When she revealed that she suffered from bulimia, she sealed her universal popularity. In an age when strength of character consists of being able to flaunt one's weaknesses to the prurient gaze of millions of idle onlookers, nothing could establish her bona fides better than her confession that she induced herself to vomit after eating too much: just like a thousand or a million salesclerks anxious about their weight. She is one of us: an alcoholic, a drug addict, a sexual pervert, a kleptomaniac, an agoraphobic, an anorexic, or one of the thousand natural diagnoses of the Diagnostic and Statistical Manual of the American Psychiatric Association (Fourth Edition) that flesh is heir to.
So universally accepted has the pathologico-therapeutic approach to life become, that the apostolic heir to St. Augus-tine—that is to say, the present Archbishop of Canterbury—offered up thanks to God at the funeral service for Princess Diana's vulnerability, as if an appointment with a psychiatrist were man's highest possible moral and cultural aspiration. Of course, prelates of the Church of England today have backbones of marshmallow; but still it seems to me absurd to offer up thanks to the Author of the Universe for a princess's shortcomings.
The other quality that made Diana the people's princess was, of course, the extreme banality of her tastes and pleasures. As she herself was the first to admit, she was not clever, at least in the intellectual sense, though she clearly had intuition. Apart from dress sense, she had the cheapest taste: in other words, she was not at all threatening to the man and woman in the street, who knew that she liked what they liked and that much of her life was lived as they would live, were they to win the lottery. Even her sympathy with the poor and wretched of the earth was such as the average man or woman feels from time to time. In this respect, her similarity to Eva Perón, who embraced the conspicuously afflicted before the flashbulbs of photographers, is very striking, as is the similarity of the aura of sanctity that the public, quite incongruously, conferred upon "Evita" after her equally untimely death.
That her tastes were, despite her privileged upbringing, utterly banal and plebeian appeared very clearly at the funeral, where Elton John sang his bathetic dirge immediately after the prime minister read Saint Paul's magnificent words in Corinthians. It was highly appropriate (and symbolic) that this lugubrious booby, with his implanted wig, should sing a recycled version of a song initially dedicated to the memory of Marilyn Monroe—a celebrity who at least had had to make her own way in the world, and who also made a few films worthy of commemoration. "Good-bye, England's rose," he intoned in a mid-Atlantic accent that spoke volumes for the loss of Britain's cultural confidence, "from a country lost without your soul."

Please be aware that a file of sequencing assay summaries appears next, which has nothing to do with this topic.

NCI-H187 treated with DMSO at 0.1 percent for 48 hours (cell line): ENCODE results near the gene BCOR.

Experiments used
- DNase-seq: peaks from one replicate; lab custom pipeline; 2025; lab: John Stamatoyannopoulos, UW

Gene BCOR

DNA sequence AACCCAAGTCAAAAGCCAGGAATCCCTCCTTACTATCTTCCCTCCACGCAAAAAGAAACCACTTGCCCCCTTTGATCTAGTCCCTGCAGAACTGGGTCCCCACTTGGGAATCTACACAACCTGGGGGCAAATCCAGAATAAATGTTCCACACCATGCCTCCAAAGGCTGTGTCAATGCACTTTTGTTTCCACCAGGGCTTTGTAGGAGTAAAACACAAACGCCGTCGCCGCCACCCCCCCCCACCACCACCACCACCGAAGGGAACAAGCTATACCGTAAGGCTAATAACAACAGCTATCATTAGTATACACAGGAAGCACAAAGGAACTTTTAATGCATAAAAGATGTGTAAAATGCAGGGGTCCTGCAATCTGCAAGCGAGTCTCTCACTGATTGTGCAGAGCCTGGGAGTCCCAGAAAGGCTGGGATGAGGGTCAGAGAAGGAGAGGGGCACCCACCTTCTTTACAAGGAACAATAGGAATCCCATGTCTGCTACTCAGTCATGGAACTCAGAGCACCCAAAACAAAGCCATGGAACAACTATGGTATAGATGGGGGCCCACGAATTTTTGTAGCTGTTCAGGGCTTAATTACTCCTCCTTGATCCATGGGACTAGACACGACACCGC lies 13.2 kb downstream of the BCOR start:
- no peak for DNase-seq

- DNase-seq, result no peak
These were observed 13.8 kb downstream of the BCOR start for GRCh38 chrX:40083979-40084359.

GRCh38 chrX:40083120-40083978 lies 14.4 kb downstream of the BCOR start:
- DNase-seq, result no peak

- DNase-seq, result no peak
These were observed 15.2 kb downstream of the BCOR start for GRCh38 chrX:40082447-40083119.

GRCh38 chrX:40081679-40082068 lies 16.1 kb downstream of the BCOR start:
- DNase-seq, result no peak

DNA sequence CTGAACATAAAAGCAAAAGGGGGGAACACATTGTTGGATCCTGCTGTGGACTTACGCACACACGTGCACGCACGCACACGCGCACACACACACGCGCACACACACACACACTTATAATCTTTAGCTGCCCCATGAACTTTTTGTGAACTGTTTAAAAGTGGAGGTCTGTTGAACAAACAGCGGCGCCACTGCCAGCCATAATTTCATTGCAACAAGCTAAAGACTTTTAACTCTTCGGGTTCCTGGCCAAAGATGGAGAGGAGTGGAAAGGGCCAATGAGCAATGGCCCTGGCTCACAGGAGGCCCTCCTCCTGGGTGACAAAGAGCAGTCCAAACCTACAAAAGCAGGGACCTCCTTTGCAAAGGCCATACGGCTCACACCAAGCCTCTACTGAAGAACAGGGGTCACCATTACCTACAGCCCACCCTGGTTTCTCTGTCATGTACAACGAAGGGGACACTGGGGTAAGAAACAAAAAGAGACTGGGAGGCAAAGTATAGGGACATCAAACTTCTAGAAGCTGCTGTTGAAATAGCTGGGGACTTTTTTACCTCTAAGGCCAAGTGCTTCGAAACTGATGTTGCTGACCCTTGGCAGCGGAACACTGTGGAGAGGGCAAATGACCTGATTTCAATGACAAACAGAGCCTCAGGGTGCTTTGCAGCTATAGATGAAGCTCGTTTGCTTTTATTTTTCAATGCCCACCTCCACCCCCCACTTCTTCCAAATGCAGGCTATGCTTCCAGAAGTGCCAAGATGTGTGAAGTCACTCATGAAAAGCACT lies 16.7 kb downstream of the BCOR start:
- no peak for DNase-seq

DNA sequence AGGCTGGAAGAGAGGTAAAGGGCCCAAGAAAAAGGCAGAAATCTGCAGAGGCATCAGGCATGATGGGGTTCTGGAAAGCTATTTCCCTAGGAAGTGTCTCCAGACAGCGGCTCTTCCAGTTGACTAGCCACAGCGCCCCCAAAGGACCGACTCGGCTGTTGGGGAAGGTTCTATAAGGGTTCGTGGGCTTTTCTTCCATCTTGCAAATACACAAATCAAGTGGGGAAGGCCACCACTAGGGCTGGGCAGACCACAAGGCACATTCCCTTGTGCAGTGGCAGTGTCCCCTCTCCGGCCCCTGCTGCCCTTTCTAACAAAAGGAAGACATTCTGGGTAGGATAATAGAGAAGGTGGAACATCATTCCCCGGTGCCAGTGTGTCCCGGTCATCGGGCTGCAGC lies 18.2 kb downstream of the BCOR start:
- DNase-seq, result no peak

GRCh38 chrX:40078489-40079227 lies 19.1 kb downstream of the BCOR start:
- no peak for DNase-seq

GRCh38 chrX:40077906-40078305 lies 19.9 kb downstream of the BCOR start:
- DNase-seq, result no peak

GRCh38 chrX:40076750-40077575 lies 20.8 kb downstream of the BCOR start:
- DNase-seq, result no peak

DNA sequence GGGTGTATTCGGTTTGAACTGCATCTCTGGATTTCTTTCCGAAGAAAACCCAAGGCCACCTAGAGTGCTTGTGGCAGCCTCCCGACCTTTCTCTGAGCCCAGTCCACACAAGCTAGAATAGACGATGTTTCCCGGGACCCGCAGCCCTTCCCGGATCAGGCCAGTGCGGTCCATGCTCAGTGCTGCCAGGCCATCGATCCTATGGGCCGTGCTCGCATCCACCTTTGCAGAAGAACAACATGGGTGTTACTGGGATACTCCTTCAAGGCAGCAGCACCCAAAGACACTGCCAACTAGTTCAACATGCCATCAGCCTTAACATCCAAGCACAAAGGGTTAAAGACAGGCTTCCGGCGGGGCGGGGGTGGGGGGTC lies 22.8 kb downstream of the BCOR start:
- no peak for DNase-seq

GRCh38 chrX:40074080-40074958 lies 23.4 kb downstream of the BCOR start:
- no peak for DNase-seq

You can say that again. In the orgy of sentimentality into which much of the country sank after Diana's death, and which reminds me of the hot bath into which I gratefully sink after a hard day at the hospital, one thing has become evident: that the British, under the influence of the media of mass communication, which demand that everyone wear his emotion or pseudo-emotion on his sleeve, have lost their only admirable qualities—stoicism, self-deprecation, and a sense of irony—and have gained only those worthy of contempt. They have exchanged depth for shallowness, and have thought they got the better of the bargain. They are like people who imagine that the answer to constipation is diarrhea.
TO SPEAK OF EMOTION CONVEYS SINCERITY, the headline in the Guardian graphically put it; and that is why the vast crowds outside Westminster Abbey widely applauded the Earl Spencer's address at the funeral, despite its obvious and grotesque dishonesty. That a speech can be heartfelt and mendacious at the same time is a thought too subtle for people reared on mass media culture. Not only had the great defender of Diana's children provided a less than stable home environment for his own four children and implied (more or less) that the Princes William and Harry were born by parthenogenesis, without any contribution by Prince Charles, but in castigating the odious tabloid newspapers he omitted to mention that they were pandering to the degraded tastes of the general public, 2 million of whom were gathered outside the abbey, mourning the fact that there would be no more photographs of Diana in bikinis, kissing the latest of her celebrity lovers. Indeed, the Earl Spencer (all too predictably dubbed "the people's earl") omitted to mention that Diana's fame was largely the creation of that odious press that he had excluded from the funeral, that the millions of mourners were in effect mourning the loss of a character from a soap opera, and that her own symbiotic relations with the reptile press were very far from straightforwardly adversarial. The good earl was like the anti-Semite of old, who blamed the Jews for the existence of usury.